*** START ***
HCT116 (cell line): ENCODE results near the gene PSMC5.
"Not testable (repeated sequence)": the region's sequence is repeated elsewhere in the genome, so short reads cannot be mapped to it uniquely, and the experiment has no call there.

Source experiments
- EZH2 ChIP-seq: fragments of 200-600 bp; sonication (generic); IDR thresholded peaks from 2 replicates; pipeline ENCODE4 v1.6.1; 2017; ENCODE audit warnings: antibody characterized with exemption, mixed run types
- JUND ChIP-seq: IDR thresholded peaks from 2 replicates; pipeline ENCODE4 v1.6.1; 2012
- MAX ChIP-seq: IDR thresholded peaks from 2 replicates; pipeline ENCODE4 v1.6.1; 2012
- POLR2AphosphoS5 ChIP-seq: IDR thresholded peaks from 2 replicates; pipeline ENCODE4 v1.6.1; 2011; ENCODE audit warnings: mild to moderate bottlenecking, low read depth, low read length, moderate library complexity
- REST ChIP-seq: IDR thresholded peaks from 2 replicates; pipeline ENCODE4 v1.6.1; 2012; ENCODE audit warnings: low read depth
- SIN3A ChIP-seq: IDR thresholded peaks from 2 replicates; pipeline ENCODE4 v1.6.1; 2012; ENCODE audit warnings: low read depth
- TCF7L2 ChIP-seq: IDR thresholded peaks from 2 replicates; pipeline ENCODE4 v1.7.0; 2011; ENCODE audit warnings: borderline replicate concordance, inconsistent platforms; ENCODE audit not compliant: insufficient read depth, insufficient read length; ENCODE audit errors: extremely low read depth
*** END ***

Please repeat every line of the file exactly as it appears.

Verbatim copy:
HCT116 (cell line): ENCODE results near the gene PSMC5.
"Not testable (repeated sequence)": the region's sequence is repeated elsewhere in the genome, so short reads cannot be mapped to it uniquely, and the experiment has no call there.

Source experiments
- EZH2 ChIP-seq: fragments of 200-600 bp; sonication (generic); IDR thresholded peaks from 2 replicates; pipeline ENCODE4 v1.6.1; 2017; ENCODE audit warnings: antibody characterized with exemption, mixed run types
- JUND ChIP-seq: IDR thresholded peaks from 2 replicates; pipeline ENCODE4 v1.6.1; 2012
- MAX ChIP-seq: IDR thresholded peaks from 2 replicates; pipeline ENCODE4 v1.6.1; 2012
- POLR2AphosphoS5 ChIP-seq: IDR thresholded peaks from 2 replicates; pipeline ENCODE4 v1.6.1; 2011; ENCODE audit warnings: mild to moderate bottlenecking, low read depth, low read length, moderate library complexity
- REST ChIP-seq: IDR thresholded peaks from 2 replicates; pipeline ENCODE4 v1.6.1; 2012; ENCODE audit warnings: low read depth
- SIN3A ChIP-seq: IDR thresholded peaks from 2 replicates; pipeline ENCODE4 v1.6.1; 2012; ENCODE audit warnings: low read depth
- TCF7L2 ChIP-seq: IDR thresholded peaks from 2 replicates; pipeline ENCODE4 v1.7.0; 2011; ENCODE audit warnings: borderline replicate concordance, inconsistent platforms; ENCODE audit not compliant: insufficient read depth, insufficient read length; ENCODE audit errors: extremely low read depth